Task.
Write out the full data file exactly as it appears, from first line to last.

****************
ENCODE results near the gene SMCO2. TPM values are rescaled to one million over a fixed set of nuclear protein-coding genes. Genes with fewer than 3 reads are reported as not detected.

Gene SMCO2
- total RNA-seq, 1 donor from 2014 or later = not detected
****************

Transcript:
ENCODE results near the gene SMCO2. TPM values are rescaled to one million over a fixed set of nuclear protein-coding genes. Genes with fewer than 3 reads are reported as not detected.

Gene SMCO2
- total RNA-seq, 1 donor from 2014 or later = not detected